Who is most affected?

Table of Contents

A historic loss of learning was reported this week, showing the impact of virtual learning during the pandemic. Nearly 500,000 fourth- and eighth-graders took the statewide tests, and while no state saw an increase in test scores, black and Latino students were hit the hardest. California’s 2022 Smarter Balanced assessments from tests administered in the spring of 2022 showed a decline in English language arts. and testing math scores. Results for Northern California school districts showed declines from 2.91% to 8.18%.| MORE | Here you can find test results for various schools and districts across California. The main finding is that there was a significant loss of learning. While every district in the state has seen declines, experts say that even though students are individual, not everyone is equally affected.” Kids who tend to perform better have more resources outside of school. “When it comes to standardized test scores, we can predict a student’s test scores fairly accurately by looking at the source of the resources they have at home,” said Jacob Hibel, co. -Director of the Center for Research on Poverty and Inequality at UC Davis. Who was most affected? In Sacramento County, test scores among economically disadvantaged youth during the 2021-22 academic school year for ELA decreased to 32.18% compared to 37.08% during the 2018-19 school year. In math, 20.35% met or exceeded the math standard during the 2021-22 school year, down from 26.80% in 2018-19.” This disproportionately affected Hispanic, Latino, and African-American students, including many of our English language learners who they were affected even more during the pandemic,” said Manuel Buenrostro, associate director of Policy at Californians Together. In Galt, schools with faster declines also have higher populations of economically disadvantaged students. % of the 3,500 students are economically disadvantaged. According to Department of Education data, the latest test scores show the Galt Joint Union Elementary School District saw a 3.14 percent drop in ELA and a 5.46 percent drop in math test scores. Yount said funding will be important to sustaining after-school education Buenrostro adds that the impact of learning loss is a double-edged sword among English learners, and he said leaders should target investments toward students who need it most to achieve educational equity. The school district is actively working to expand educational opportunities for students after school and focuses on small group instruction for acceleration and intervention. They are also adding professional learning communities for teachers and support staff. However, additional funding is needed. “In order to keep the additional staff we’ve hired, we’re going to need the state to continue at the funding level we’re at now,” Yount said.

A historic loss of learning was reported this week, showing the impact of virtual learning during the pandemic. Nearly 500,000 fourth- and eighth-graders took the statewide tests, and while no state saw an increase in test scores, black and Latino students were hit the hardest.

California’s Smarter Balanced 2022 ratings from spring 2022 tests showed a decline Testing English Arts and Math Scores.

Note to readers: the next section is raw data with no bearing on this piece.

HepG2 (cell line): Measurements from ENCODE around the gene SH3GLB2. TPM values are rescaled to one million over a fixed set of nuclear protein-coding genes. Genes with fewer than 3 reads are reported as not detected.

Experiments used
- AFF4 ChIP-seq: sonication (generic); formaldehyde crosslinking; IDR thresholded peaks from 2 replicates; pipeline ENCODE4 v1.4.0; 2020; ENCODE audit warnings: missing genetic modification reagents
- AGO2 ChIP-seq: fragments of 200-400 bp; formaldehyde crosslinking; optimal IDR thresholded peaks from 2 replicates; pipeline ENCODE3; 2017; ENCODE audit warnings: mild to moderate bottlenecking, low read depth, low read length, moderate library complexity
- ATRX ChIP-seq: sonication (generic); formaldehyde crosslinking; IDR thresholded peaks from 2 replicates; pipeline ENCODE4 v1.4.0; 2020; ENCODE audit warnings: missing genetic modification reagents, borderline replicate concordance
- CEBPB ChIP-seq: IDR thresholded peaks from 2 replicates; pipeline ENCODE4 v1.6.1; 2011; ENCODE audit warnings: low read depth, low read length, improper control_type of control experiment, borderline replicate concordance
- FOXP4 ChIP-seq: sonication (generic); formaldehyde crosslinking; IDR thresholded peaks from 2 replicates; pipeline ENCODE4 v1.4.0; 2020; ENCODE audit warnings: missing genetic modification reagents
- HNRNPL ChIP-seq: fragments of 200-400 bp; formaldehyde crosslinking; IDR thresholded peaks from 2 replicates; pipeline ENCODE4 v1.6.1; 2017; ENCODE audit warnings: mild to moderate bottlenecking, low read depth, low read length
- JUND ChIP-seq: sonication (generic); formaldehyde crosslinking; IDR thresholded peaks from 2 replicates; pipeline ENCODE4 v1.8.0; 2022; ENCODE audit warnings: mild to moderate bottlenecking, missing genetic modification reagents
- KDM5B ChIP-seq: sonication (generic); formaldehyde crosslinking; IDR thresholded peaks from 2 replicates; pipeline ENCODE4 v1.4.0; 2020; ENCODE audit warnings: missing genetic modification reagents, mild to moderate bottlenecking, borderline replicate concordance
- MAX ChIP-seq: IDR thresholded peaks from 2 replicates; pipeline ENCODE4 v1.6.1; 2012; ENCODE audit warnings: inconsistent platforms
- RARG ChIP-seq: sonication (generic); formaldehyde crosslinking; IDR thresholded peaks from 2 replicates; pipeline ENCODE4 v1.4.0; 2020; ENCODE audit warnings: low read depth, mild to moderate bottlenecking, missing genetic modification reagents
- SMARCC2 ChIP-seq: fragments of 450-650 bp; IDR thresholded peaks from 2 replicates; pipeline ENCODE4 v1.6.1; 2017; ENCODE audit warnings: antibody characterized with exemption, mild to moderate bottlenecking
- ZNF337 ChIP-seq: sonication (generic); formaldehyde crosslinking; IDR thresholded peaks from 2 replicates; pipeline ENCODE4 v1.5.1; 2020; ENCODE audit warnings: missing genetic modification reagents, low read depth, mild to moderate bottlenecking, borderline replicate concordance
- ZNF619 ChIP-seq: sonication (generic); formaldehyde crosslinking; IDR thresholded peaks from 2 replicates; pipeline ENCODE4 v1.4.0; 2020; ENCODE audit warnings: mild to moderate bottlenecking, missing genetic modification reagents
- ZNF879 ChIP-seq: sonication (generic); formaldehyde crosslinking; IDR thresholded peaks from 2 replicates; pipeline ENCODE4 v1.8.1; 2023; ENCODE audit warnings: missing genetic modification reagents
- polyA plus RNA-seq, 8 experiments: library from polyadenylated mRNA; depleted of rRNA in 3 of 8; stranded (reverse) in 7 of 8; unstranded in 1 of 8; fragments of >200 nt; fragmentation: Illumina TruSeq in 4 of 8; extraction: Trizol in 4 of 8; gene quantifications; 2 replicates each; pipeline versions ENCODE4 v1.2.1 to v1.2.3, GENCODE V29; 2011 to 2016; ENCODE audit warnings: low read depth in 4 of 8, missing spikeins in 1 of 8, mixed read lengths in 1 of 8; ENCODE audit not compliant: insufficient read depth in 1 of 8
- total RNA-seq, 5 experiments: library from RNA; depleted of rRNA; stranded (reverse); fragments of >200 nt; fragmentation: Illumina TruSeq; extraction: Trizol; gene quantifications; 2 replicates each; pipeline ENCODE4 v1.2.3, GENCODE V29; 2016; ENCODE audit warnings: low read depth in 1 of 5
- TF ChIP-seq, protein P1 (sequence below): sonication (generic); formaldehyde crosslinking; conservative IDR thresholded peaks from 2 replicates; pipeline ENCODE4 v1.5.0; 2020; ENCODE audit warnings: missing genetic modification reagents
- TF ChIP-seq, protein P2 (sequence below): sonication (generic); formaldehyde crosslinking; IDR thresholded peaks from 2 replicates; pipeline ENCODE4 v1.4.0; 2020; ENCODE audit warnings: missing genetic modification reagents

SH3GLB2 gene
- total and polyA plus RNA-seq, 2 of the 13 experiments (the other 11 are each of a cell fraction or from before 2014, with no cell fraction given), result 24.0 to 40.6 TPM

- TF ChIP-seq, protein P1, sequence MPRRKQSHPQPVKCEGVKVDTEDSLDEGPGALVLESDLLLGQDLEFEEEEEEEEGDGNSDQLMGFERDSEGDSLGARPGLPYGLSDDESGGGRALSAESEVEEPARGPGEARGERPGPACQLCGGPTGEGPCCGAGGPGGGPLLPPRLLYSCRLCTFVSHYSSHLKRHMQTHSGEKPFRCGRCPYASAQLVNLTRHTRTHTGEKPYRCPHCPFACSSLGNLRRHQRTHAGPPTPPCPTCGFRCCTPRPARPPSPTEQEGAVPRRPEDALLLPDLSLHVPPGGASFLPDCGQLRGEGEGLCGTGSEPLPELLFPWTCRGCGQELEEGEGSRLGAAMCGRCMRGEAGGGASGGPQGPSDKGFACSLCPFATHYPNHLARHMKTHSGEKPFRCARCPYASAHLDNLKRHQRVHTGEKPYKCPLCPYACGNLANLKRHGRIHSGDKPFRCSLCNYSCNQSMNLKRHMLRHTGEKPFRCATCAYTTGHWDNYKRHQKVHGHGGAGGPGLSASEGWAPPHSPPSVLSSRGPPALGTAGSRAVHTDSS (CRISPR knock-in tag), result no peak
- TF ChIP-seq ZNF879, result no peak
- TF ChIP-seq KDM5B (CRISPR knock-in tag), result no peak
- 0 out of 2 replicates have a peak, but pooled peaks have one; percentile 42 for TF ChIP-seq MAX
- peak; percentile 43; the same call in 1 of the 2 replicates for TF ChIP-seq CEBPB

Results for school districts in Northern California showed a drop from 2.91% to 8.18%.

| MORE | Here you can find test results for various schools and districts in California

The main finding is that there was a significant loss of learning.

While every district in the state has seen declines, experts say that while students are individual, not all are affected equally.

“Kids who tend to perform higher have more resources outside of school. When it comes to standardized test scores, we can predict students’ test scores fairly accurately by looking at the source of resources they have at home,” said Jacob Hibel, co-director of the Center for poverty and inequality research at UC Davis.

Who was hit the hardest?

In Sacramento County, test scores among economically disadvantaged youth during the 2021-22 academic school year for ELA decreased to 32.18% compared to 37.08% during the 2018-19 school year. In math, 20.35% met or exceeded the math standard during the 2021-22 school year, down from 26.80% in 2018-19.

“It has disproportionately affected Hispanic, Latino and African-American students, including many of our English language learners, who have been impacted even more during the pandemic,” said Manuel Buenrostro, associate director of policy at Californians Together.

In Galt, schools that declined at a higher rate also have higher populations of economically disadvantaged students.

“Our higher poverty schools have seen more loss,” said Lois Yount, superintendent of the Galt Joint Union Elementary School District, which is 63 percent Hispanic and 62 percent of its 3,500 students are economically disadvantaged.

According to Department of Education data, the latest test scores show the Galt Joint Union Elementary School District saw a 3.14 percent drop in ELA and a 5.46 percent drop in math test scores.

Yount said the funding will be important to maintaining after-school opportunities as well as professional learning opportunities for teachers and support staff.

Adding that the impact of learning loss is a double-edged sword among English learners, Buenrostro said leaders should target investments to students who need it most to achieve educational equity.

The school district is actively working to expand educational opportunities for students after school and focuses on small group instruction for acceleration and intervention. They are also adding professional learning communities for teachers and support staff.

But additional funding is needed.

“In order to keep the additional staff we’ve hired, we’re going to need the state to continue at the level of funding we’re at now,” Yount said.

Source

Leave a Comment